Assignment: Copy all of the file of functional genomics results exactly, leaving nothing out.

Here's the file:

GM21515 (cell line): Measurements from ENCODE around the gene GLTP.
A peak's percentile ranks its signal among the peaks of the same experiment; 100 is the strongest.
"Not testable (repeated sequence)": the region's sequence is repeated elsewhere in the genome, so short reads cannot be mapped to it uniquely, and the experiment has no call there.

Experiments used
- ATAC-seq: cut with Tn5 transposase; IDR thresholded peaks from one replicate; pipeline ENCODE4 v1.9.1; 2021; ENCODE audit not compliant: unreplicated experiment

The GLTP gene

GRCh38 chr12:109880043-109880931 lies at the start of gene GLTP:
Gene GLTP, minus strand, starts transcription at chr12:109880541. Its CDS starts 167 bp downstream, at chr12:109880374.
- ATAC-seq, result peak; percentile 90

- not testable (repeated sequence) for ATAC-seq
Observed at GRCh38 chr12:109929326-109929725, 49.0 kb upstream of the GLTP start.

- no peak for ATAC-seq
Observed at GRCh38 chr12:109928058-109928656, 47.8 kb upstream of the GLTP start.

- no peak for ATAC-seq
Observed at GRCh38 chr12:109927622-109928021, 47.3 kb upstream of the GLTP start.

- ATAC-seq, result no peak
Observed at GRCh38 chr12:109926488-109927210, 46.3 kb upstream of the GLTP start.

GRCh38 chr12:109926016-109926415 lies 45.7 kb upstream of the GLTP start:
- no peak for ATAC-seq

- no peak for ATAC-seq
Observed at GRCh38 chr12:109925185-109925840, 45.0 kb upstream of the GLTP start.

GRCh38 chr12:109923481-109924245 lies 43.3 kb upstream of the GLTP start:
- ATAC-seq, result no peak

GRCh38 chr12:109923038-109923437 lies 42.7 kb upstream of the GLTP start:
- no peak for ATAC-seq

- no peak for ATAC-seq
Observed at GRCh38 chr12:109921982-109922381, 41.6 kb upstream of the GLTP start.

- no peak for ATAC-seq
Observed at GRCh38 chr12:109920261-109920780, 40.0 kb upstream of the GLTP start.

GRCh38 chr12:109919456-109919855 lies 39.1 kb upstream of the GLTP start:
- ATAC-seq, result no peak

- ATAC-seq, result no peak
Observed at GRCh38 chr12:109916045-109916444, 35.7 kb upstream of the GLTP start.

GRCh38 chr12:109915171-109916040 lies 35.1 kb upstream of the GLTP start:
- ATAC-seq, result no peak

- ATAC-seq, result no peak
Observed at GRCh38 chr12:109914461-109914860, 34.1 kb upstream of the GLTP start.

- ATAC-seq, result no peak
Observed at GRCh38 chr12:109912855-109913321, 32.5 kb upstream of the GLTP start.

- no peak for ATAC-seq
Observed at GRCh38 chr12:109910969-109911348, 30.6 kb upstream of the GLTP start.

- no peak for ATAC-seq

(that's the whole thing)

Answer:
GM21515 (cell line): Measurements from ENCODE around the gene GLTP.
A peak's percentile ranks its signal among the peaks of the same experiment; 100 is the strongest.
"Not testable (repeated sequence)": the region's sequence is repeated elsewhere in the genome, so short reads cannot be mapped to it uniquely, and the experiment has no call there.

Experiments used
- ATAC-seq: cut with Tn5 transposase; IDR thresholded peaks from one replicate; pipeline ENCODE4 v1.9.1; 2021; ENCODE audit not compliant: unreplicated experiment

The GLTP gene

GRCh38 chr12:109880043-109880931 lies at the start of gene GLTP:
Gene GLTP, minus strand, starts transcription at chr12:109880541. Its CDS starts 167 bp downstream, at chr12:109880374.
- ATAC-seq, result peak; percentile 90

- not testable (repeated sequence) for ATAC-seq
Observed at GRCh38 chr12:109929326-109929725, 49.0 kb upstream of the GLTP start.

- no peak for ATAC-seq
Observed at GRCh38 chr12:109928058-109928656, 47.8 kb upstream of the GLTP start.

- no peak for ATAC-seq
Observed at GRCh38 chr12:109927622-109928021, 47.3 kb upstream of the GLTP start.

- ATAC-seq, result no peak
Observed at GRCh38 chr12:109926488-109927210, 46.3 kb upstream of the GLTP start.

GRCh38 chr12:109926016-109926415 lies 45.7 kb upstream of the GLTP start:
- no peak for ATAC-seq

- no peak for ATAC-seq
Observed at GRCh38 chr12:109925185-109925840, 45.0 kb upstream of the GLTP start.

GRCh38 chr12:109923481-109924245 lies 43.3 kb upstream of the GLTP start:
- ATAC-seq, result no peak

GRCh38 chr12:109923038-109923437 lies 42.7 kb upstream of the GLTP start:
- no peak for ATAC-seq

- no peak for ATAC-seq
Observed at GRCh38 chr12:109921982-109922381, 41.6 kb upstream of the GLTP start.

- no peak for ATAC-seq
Observed at GRCh38 chr12:109920261-109920780, 40.0 kb upstream of the GLTP start.

GRCh38 chr12:109919456-109919855 lies 39.1 kb upstream of the GLTP start:
- ATAC-seq, result no peak

- ATAC-seq, result no peak
Observed at GRCh38 chr12:109916045-109916444, 35.7 kb upstream of the GLTP start.

GRCh38 chr12:109915171-109916040 lies 35.1 kb upstream of the GLTP start:
- ATAC-seq, result no peak

- ATAC-seq, result no peak
Observed at GRCh38 chr12:109914461-109914860, 34.1 kb upstream of the GLTP start.

- ATAC-seq, result no peak
Observed at GRCh38 chr12:109912855-109913321, 32.5 kb upstream of the GLTP start.

- no peak for ATAC-seq
Observed at GRCh38 chr12:109910969-109911348, 30.6 kb upstream of the GLTP start.

- no peak for ATAC-seq